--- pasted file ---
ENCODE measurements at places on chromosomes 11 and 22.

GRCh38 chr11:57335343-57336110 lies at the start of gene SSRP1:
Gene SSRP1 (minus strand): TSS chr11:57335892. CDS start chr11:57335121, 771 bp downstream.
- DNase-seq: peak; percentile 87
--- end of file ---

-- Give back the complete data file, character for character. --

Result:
ENCODE measurements at places on chromosomes 11 and 22.

GRCh38 chr11:57335343-57336110 lies at the start of gene SSRP1:
Gene SSRP1 (minus strand): TSS chr11:57335892. CDS start chr11:57335121, 771 bp downstream.
- DNase-seq: peak; percentile 87